SAN JOSE, Calif. (AP) _ Power Computing Corp., the first company to win a license to make copies of Apple Computer Inc.'s Macintosh, has a simple approach to its business.

``Our strategy is more for less,'' said Stephen Kahng, the company's president and chief executive officer.

Power Computing said Monday it will start selling its machines next month and announced prices that are below those of Apple's.

The new machines, based on the PowerPC microprocessor, will be comparable and fully compatible with Apple's Power Macintosh 7100 and 8100 line, which is aimed chiefly at businesses. Chip speeds will range from 80 megahertz to 110 MHz. Other models are expected later this year.

Power Computing, based in Milpitas, will sell its PCs directly to customers through phone orders and hopes to sell 100,000 within the first 12 months.

Prices will range from $2,000 to $5,600, while Apple's comparable Macintosh computers range from about $2,700 to $5,900.

The clones also are less costly than IBM-compatible PCs running advanced microprocessors at similar speeds, Kahng said.

Another company, Radius Inc., of Sunnyvale, also is making copies of the Macintosh. Its computers are aimed at professionals in the color publishing and digital video markets. Radius began limited shipments last month with volume sales to start in June or July.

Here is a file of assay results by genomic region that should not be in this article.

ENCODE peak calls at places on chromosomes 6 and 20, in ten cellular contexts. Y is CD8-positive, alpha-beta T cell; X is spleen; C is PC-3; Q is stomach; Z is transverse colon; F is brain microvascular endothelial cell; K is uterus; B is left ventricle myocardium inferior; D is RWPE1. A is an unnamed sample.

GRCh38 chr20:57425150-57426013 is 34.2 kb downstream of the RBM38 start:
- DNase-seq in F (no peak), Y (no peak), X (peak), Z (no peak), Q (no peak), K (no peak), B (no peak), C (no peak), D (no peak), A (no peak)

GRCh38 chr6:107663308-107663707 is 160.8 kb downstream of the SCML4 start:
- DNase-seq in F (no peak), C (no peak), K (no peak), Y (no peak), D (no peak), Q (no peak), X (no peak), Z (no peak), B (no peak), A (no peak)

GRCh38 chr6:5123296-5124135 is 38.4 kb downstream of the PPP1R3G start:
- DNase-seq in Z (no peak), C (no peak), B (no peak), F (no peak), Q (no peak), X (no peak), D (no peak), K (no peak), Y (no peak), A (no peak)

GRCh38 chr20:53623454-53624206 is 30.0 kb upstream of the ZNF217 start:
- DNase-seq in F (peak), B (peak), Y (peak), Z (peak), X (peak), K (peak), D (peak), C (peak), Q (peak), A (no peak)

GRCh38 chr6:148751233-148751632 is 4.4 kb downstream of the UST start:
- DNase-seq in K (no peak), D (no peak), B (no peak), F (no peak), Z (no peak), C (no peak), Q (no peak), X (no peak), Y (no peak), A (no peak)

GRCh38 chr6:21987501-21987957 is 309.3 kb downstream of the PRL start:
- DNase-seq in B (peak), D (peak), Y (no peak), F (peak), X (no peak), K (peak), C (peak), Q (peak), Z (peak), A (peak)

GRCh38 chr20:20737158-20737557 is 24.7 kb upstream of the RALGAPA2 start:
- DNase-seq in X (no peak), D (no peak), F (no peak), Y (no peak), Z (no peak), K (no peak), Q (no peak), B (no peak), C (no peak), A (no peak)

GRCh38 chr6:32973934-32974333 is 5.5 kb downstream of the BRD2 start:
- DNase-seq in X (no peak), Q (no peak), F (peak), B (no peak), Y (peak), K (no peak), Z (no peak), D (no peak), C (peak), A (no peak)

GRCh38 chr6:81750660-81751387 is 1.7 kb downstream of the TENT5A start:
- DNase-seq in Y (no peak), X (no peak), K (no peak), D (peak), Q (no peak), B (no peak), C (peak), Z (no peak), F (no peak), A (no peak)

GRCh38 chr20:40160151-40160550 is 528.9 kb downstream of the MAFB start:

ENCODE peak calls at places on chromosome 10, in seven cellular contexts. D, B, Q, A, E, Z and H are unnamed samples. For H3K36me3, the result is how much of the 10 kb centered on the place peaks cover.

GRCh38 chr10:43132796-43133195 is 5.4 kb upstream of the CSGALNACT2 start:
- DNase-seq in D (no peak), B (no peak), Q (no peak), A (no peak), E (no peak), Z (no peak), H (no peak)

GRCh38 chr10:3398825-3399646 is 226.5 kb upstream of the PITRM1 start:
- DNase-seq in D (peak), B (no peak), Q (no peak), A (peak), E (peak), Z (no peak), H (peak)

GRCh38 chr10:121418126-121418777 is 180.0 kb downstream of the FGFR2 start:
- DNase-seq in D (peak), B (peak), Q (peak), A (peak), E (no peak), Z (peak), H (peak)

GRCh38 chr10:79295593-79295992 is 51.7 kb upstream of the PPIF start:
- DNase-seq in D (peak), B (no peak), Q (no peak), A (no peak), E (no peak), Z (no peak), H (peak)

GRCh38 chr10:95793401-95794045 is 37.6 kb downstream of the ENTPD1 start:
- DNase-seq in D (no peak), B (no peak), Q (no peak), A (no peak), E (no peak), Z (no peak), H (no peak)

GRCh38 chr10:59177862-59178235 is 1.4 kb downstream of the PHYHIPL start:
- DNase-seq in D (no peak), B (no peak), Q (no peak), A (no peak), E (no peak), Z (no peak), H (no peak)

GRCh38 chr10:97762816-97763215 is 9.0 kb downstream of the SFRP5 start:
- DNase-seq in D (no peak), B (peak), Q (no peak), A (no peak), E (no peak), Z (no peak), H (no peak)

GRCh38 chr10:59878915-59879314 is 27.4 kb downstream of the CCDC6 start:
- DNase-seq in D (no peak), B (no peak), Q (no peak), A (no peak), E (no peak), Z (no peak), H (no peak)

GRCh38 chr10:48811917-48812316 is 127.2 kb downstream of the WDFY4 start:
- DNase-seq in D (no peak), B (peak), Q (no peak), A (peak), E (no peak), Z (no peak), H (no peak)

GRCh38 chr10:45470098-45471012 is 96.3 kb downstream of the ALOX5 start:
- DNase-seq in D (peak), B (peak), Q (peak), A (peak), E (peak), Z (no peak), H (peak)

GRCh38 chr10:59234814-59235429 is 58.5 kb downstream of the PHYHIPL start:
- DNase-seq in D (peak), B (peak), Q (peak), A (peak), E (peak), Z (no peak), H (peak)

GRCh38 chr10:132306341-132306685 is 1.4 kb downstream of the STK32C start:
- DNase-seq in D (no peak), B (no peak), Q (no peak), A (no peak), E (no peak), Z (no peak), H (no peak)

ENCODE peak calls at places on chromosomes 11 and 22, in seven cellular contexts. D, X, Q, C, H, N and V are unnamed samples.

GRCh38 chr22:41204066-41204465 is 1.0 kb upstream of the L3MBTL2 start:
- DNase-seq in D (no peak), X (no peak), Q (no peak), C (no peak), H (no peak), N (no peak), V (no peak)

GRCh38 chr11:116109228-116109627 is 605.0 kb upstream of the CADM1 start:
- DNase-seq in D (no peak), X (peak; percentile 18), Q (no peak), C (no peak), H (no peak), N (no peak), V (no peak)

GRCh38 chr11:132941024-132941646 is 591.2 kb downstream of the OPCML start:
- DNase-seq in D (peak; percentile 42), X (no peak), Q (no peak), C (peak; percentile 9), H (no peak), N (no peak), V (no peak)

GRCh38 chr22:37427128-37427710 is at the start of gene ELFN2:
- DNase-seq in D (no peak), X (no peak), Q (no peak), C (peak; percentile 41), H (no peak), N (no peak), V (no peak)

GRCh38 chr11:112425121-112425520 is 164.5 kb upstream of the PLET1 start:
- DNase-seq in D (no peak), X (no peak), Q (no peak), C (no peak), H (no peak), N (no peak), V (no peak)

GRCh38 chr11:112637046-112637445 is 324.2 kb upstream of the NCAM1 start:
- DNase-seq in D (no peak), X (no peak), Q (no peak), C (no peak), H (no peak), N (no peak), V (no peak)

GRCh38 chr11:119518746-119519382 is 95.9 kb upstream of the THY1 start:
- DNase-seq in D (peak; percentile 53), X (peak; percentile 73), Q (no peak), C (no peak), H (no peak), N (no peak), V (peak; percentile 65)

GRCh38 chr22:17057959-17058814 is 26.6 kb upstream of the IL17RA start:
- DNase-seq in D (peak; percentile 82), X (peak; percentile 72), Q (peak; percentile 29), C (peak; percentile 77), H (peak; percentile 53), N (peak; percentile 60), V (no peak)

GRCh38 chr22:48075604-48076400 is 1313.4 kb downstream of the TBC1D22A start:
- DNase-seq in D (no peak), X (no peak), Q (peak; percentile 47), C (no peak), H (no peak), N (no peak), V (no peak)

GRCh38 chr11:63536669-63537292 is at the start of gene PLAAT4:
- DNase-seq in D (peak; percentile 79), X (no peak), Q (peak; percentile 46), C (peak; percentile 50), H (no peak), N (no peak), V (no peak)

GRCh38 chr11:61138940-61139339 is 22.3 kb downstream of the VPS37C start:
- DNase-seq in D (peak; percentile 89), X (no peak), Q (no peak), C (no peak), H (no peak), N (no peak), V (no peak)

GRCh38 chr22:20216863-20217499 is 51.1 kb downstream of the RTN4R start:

Apple also has reached a licensing agreement with Pioneer Electronic Corp. of Japan. Agreements with other companies are expected.

The cloning strategy, announced last year, was a major switch for Apple. For years, the company would not license its technology, a course that is now seen as having helped IBM-compatible machines become the dominant PC design.

Apple, based in Cupertino, Calif., counted on the Macintosh's ease of use to win customers despite a price tag higher than IBM clones. But the company was hurt when Microsoft's Windows operating software made the IBM-type machines easier to use.

In September it decided to allow copies of the Macintosh, hoping to expand its global market share, which has dropped to 8.5 percent, according to Dataquest Inc. of San Jose.

More Macs on the market would encourage software developers to keep writing programs for them. Otherwise, analysts say, the Macintosh is in danger of becoming a ``niche'' machine _ used only by relatively few people for such specific purposes as desktop publishing.

Less expensive clones, however, could eat into Apple's sales and force the company to cut its own prices. But Apple is betting that any such losses will be outweighed by license fees and increased demand for the software it created that makes Macintosh run.

Kahng believes that Apple, with the help of his company and other clone makers, could double the Mac's market share in five years.

``With Apple's licensing program the PC industry's dynamic will change rapidly,'' he said. ``This is the beginning of a new trend and turnaround for the Macintosh architecture.''

Kahng is familiar with the task of cloning. In the 1980s, he designed the successful Leading Edge IBM clone for Daewoo Corp. More recently he has been a consultant to several personal computer companies, advising them on design and business strategies for low-cost PCs.